Implementing Processes in a Fast-Growing Company 
Implementing Processes in a Fast-Growing Company
by Stanford / Michael Dell
Video Lecture 11 of 17
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Date Added: January 31, 2010

Lecture Description

To implement processes at Dell, Inc., the company studied what other corporations were doing and came up with a unique set of processes that complemented their culture and business. Dell points out that the processes were centered on executing efficiently, since the company was selling to hundreds of thousands of customers daily. Without these specialized processes, Dell, Inc. would not have been able to succeed, he adds.


As we went from a company with $300 million to $3 billion to $60 billion, we had to put processes in place, for sure, to deal with the complexity of what we were trying to accomplish. And so we learned from other companies. And we hired folks from other companies. We didn't just take their process in wholesale fashion and say, "We want to get what GE has for this and just put it in." But we studied what other companies were doing and said, "Okay, let's come up with the Dell process for doing this that's going to be right for our culture, right for our business and that we can execute." But we are a very analytically driven business. It's also a business that happens in real-time. We're selling everyday to hundreds of thousands of customers, and so it is an execution kind of business. And if you're not paying attention to that, the business doesn't succeed, it just falls down.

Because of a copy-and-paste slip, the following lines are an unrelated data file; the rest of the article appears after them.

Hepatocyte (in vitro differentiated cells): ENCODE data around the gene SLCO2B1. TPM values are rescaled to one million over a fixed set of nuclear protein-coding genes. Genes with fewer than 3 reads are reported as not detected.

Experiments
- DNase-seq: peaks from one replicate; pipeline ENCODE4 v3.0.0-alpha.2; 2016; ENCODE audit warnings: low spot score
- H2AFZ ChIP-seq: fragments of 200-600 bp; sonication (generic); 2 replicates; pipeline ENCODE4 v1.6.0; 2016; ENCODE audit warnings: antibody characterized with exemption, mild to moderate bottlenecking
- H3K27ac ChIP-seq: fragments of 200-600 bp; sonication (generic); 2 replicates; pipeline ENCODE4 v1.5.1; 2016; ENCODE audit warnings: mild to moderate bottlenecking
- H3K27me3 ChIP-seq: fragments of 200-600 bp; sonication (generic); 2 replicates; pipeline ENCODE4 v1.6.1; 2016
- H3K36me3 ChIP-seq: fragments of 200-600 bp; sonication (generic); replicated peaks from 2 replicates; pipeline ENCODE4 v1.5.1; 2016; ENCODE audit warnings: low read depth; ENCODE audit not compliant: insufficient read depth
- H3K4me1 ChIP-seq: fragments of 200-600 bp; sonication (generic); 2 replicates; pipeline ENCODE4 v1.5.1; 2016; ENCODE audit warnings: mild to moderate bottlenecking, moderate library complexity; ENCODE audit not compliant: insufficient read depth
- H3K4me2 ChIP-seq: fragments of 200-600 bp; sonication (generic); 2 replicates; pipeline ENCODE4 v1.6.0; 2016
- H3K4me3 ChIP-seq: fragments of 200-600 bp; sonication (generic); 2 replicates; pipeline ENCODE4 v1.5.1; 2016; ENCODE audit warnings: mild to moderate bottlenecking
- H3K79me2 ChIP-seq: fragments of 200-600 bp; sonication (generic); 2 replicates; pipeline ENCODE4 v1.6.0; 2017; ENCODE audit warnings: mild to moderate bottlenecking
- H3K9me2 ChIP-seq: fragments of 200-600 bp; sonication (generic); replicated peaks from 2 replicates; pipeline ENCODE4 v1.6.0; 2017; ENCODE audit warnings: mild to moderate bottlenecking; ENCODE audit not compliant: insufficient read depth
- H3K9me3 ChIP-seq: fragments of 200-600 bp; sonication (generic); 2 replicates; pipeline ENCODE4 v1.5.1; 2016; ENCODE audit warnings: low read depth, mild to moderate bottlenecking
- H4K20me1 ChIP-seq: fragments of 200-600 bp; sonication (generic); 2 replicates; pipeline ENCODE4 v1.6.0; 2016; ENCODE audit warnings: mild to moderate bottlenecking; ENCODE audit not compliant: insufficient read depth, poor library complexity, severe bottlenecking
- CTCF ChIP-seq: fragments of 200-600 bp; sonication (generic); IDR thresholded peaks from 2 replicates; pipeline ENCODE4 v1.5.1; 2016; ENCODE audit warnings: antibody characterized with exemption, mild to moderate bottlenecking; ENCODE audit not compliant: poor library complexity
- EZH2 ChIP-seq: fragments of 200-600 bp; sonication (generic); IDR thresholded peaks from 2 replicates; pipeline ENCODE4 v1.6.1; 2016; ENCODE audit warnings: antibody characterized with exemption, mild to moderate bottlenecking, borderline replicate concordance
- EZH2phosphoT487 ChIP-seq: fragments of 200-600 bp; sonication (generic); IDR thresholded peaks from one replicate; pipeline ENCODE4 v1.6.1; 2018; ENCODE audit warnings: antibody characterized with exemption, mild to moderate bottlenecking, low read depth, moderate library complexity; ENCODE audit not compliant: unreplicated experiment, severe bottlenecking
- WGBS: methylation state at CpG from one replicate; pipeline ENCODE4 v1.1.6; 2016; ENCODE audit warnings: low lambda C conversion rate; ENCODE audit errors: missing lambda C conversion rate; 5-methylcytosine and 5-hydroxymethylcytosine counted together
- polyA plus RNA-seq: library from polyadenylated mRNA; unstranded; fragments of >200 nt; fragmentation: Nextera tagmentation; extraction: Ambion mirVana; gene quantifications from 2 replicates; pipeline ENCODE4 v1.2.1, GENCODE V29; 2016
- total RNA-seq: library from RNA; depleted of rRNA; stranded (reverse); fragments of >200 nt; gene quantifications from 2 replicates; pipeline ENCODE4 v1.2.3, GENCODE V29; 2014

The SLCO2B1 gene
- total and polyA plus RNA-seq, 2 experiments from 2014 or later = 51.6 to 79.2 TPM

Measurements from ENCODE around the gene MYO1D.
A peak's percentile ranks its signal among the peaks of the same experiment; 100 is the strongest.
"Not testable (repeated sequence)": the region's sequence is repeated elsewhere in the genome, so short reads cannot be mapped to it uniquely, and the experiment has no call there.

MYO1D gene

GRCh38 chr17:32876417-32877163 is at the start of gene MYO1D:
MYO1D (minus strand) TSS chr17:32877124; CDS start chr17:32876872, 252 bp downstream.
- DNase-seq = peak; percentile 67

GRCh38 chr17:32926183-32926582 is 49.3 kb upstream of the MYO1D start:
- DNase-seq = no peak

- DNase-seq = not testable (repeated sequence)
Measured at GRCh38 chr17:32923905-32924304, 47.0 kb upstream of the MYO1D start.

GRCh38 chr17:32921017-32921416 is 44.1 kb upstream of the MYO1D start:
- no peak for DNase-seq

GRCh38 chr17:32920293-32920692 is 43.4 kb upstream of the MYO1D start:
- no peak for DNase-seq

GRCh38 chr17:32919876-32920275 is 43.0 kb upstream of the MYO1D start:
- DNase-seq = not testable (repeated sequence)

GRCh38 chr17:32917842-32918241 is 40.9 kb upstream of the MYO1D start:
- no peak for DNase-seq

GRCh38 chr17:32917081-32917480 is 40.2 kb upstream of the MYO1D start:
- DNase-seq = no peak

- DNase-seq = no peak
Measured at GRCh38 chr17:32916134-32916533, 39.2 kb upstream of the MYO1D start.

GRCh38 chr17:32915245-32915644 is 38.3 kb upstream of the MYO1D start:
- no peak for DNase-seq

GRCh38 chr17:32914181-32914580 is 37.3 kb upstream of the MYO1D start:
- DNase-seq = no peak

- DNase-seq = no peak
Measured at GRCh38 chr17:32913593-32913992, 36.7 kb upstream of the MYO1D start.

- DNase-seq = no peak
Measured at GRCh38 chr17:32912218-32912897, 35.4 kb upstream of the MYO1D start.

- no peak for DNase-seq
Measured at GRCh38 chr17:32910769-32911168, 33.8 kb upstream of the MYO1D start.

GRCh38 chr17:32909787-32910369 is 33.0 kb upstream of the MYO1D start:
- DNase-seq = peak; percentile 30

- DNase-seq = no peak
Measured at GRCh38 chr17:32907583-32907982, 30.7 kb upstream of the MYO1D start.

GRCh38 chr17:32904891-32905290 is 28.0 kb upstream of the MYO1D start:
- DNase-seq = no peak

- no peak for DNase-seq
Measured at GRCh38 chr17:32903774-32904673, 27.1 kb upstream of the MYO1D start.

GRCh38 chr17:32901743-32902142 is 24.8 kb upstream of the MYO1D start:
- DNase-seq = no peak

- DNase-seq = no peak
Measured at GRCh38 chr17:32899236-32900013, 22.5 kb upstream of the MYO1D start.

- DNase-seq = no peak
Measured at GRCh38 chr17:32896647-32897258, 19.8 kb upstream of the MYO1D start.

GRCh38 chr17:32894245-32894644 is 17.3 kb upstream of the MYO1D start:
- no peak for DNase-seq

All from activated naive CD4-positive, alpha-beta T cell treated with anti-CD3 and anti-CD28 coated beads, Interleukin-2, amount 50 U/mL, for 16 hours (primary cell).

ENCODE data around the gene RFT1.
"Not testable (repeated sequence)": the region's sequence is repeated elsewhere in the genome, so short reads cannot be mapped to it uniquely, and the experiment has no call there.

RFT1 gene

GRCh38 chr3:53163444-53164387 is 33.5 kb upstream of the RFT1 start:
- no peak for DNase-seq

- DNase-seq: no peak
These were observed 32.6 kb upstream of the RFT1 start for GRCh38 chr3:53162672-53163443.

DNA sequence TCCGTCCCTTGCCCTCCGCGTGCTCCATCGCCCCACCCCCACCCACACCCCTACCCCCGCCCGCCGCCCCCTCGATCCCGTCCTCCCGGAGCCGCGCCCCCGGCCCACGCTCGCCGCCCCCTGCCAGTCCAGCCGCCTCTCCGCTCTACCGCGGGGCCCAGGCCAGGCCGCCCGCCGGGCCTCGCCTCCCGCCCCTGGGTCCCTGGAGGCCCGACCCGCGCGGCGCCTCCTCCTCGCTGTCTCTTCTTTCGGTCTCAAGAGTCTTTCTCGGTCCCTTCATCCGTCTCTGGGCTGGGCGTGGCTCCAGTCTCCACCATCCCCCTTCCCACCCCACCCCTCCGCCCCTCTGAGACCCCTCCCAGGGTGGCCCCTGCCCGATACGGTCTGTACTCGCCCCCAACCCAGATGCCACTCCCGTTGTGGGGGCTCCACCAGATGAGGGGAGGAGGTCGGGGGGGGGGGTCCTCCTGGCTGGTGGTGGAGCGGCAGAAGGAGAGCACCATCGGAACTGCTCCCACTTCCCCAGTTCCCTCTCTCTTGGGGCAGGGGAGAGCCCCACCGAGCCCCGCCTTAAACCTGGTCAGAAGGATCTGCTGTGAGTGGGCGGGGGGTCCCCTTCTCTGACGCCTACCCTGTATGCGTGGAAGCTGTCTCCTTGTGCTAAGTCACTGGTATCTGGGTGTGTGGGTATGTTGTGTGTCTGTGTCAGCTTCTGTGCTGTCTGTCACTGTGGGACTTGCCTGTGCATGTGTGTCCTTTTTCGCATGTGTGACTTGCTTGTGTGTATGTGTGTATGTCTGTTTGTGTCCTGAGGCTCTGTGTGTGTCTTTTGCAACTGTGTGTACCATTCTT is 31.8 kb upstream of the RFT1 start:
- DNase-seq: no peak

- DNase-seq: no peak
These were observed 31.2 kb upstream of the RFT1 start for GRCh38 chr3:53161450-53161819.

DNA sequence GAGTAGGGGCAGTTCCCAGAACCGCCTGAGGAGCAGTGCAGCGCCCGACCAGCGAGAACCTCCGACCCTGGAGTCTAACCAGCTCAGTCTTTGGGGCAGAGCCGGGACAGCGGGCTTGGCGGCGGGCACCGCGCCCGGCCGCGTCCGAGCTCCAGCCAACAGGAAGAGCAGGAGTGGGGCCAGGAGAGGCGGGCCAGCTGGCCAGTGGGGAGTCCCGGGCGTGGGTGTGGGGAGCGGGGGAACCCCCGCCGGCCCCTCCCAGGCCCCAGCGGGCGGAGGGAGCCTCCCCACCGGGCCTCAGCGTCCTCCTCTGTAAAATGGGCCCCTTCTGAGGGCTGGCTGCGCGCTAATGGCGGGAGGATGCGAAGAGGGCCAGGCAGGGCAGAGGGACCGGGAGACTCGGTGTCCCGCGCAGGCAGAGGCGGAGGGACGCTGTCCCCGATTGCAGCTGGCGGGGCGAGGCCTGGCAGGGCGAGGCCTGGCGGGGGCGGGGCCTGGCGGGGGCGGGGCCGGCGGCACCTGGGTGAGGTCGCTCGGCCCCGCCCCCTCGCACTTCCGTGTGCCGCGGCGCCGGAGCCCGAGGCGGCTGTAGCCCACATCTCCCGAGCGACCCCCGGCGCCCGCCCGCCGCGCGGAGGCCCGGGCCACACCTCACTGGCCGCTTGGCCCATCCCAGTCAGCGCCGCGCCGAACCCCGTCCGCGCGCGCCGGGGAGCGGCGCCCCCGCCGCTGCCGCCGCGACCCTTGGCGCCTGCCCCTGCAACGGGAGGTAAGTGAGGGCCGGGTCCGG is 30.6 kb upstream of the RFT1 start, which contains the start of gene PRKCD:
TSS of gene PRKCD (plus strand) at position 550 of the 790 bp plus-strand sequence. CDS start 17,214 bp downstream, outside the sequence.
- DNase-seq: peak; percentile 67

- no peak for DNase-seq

Course Index

Course Description

Michael Dell lectures on Entrepreneurship for Stanford University students, May 1, 2007. Michael Dell is the founder of the computer company Dell, Inc. He created one of the most profitable computer companies in the world with annual sales of up to $50 billion American dollars. Dell has also become one of the wealthiest people in the world with a 4th place listing on the Forbes rich Americans list in 2005 with an estimated worth of $18 billion. In this Stanford lecture, he talks about taking caution in forming close friendships in a company, creating an effective communication infrastructure and starting a new company in an inefficient industry.

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Last Updated:
Mon, Jul 16, 2007

Course Details:

- Endeavor's Entrepreneurs' Summit
- Stanford University's Entrepreneurship Corner (ecorner)

Original Course Name:
Endeavor's Entrepreneurs' Summit.


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